We also discovered the reason behind the difficulty in starting Hobohome; at least one of the crank batteries has died. We replaced the four 6 volt crank batteries with two large 12 volt batteries and now she starts like she always did - first time. I think the old batteries were nearly 7 years old - that is a good life for crank batteries.



South Australia - what a fantastic part of the country and with out a doubt one of Australia's best kept secrets. The beaches here are fantastic, white sand and water that is so clear that it looks like it would be at home in a travel brochure for some tropical island resort.

The blue sea in SA - near Port Lincon - [Click for a Larger Image]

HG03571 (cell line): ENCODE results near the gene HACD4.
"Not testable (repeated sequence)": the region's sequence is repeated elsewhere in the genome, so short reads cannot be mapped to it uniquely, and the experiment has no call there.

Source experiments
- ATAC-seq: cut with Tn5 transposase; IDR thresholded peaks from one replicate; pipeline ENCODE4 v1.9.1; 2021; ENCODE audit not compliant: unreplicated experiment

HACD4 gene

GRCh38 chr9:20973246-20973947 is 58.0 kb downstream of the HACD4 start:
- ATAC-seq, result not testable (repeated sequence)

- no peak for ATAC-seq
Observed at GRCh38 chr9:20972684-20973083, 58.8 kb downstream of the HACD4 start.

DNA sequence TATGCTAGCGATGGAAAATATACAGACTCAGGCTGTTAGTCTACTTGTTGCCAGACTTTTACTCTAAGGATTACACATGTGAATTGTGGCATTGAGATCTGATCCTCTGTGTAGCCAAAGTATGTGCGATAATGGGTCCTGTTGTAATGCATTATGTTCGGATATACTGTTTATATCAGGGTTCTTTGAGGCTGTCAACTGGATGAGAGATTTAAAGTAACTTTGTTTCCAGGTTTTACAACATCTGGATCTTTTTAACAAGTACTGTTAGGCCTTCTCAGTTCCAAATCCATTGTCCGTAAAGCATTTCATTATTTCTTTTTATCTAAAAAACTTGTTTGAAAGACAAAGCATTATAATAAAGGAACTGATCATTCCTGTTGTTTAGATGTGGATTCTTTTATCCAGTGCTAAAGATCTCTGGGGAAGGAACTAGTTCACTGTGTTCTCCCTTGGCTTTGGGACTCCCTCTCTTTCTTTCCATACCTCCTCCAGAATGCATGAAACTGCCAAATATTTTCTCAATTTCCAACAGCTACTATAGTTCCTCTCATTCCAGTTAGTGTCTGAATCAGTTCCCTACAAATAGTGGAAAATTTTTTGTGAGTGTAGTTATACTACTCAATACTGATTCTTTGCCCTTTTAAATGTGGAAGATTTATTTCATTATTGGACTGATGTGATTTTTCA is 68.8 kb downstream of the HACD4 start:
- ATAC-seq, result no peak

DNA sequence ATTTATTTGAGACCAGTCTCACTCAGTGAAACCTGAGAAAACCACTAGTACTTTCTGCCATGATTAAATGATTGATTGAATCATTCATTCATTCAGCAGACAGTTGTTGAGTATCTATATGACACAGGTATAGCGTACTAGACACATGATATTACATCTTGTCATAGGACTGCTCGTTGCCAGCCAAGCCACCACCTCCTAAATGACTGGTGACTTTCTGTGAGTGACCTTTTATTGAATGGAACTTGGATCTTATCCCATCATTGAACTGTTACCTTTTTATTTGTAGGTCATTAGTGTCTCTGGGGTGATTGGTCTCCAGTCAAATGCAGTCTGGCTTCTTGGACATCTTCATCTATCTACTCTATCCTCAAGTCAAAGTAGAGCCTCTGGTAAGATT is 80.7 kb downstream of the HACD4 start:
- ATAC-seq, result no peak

The blue sea in SA - near Port

We are now at the bottom of the Eyre Peninsula near Port Lincoln. There are lots of (free) camping spots along the coast, some with facilities some without.

The sound proofing around the engine bay is almost complete and the difference is just amazing - we should have done this two years ago!

I have just had an email from Gail Bennett (previous owner of Hobohome). Gail is starting a new free e-zine targeted at those interested in the motorhoming lifestyle. Gail and her husband Mark have been involved with motorhomes in Australia for many many years and Gail is now prepared to share the knowledge and expertise that she has gained over the years. The first issue of the e-zine (email magazine) is due out soon. You can subscribe by visiting www.motorhominglifestyle.com  - Gail tells me that she is planning on publishing monthly or perhaps a little more frequently and the size of each issue will be small enough for even CDMA bound subscribers like us.